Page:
Guardian: In the piercing midday heat of southern Texas, farmhand Linda Villarreal moves methodically to weed row after row of parsley, rising only occasionally to stretch her achy back and nibble on sugary biscuits she keeps in her pockets. In the distance, a green and white border patrol truck drives along the levee beside the towering steel border wall.
For this backbreaking work, Villareal is paid $7.25 per hour, the federal minimum wage since 2009, with no benefits. She takes home between $300 and $400 a week depending on the amount of orders from the bodegas – packaging warehouses which supply the country’s supermarkets with fruits and vegetables harvested by crews of undocumented mostly Mexican farmworkers.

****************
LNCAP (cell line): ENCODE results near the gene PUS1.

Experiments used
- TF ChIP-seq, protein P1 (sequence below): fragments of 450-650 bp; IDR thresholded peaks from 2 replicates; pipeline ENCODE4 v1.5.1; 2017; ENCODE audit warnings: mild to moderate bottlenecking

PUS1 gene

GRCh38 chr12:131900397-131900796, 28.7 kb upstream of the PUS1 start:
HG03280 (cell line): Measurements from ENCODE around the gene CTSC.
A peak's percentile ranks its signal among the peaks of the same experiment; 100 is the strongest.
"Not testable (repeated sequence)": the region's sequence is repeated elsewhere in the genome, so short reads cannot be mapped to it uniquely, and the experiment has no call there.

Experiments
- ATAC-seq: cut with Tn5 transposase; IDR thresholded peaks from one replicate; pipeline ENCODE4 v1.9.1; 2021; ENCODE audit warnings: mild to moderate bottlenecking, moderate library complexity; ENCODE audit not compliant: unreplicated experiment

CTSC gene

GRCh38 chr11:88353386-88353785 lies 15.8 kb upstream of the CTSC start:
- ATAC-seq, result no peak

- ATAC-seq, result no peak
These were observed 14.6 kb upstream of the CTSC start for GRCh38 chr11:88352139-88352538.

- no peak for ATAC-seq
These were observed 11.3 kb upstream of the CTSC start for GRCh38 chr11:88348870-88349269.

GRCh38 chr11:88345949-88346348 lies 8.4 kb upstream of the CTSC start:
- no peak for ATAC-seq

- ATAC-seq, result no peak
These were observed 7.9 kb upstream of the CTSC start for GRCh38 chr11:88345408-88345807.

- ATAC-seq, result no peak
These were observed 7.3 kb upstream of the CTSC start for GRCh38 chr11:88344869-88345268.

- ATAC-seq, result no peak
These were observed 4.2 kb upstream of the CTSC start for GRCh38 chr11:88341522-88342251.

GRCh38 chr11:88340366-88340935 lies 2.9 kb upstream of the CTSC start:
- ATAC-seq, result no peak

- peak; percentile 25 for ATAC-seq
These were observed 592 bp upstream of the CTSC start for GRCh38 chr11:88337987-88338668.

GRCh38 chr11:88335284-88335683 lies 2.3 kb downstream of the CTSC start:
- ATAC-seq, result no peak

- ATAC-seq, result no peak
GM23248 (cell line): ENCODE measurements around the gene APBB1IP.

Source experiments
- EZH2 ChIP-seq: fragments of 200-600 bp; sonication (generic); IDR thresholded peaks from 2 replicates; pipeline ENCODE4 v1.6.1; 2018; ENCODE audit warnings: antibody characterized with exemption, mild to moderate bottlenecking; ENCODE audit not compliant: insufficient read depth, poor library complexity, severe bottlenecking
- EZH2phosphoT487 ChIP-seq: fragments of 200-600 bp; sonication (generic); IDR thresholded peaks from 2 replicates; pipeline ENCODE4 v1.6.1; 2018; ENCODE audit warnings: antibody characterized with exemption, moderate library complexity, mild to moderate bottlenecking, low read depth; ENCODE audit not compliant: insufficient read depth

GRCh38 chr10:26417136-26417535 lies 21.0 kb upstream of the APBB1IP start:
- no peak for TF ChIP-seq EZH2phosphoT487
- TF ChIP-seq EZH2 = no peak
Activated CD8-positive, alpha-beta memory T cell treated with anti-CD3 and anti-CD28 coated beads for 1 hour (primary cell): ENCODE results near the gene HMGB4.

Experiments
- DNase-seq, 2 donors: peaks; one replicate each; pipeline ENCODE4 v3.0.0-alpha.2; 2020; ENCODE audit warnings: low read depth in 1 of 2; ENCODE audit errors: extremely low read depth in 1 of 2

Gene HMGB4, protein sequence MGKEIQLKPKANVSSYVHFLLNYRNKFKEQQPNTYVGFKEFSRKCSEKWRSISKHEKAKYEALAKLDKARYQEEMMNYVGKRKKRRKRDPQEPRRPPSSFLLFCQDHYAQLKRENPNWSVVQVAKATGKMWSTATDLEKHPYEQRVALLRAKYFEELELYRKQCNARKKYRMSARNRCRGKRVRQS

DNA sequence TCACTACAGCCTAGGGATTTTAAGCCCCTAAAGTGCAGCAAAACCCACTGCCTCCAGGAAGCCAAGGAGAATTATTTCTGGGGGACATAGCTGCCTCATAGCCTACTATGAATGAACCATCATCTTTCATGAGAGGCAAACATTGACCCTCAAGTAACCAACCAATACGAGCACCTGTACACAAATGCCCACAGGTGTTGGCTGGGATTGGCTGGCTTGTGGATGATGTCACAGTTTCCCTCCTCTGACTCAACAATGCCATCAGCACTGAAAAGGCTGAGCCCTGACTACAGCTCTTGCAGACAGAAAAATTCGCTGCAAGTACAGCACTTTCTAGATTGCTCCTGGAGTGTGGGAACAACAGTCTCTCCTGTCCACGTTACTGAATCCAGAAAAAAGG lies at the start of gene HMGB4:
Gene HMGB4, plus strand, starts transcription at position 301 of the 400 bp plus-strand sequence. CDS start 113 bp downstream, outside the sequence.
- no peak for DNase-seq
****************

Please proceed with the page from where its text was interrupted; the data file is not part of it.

Villarreal works six days a week, sometimes seven, putting food on Americans’ tables but earns barely enough to cover the bills and depends on food stamps to feed her own family.
Every day is a hustle: she gets up at 4.30am to make packed lunches for her colleagues, charging them $5 each for homemade tacos, before heading to the fields for a 7 o’clock start. She skips breakfast.
Healthcare is a major struggle for farmworkers: Villarrealtakes diabetes medication a ‘legal’ friend buys from a cheap pharmacy across the border, rather than take time off to attend a nonprofit local health clinic. It’s the wrong dose, but better than nothing she reckons.
“I feel like I’m from here, my children are all American, but I don’t have the paperwork, and that makes everything hard,” said Villarreal, 45, wiping the sweat on her long sleeved hoodie which offers some protection from the harsh sun rays.
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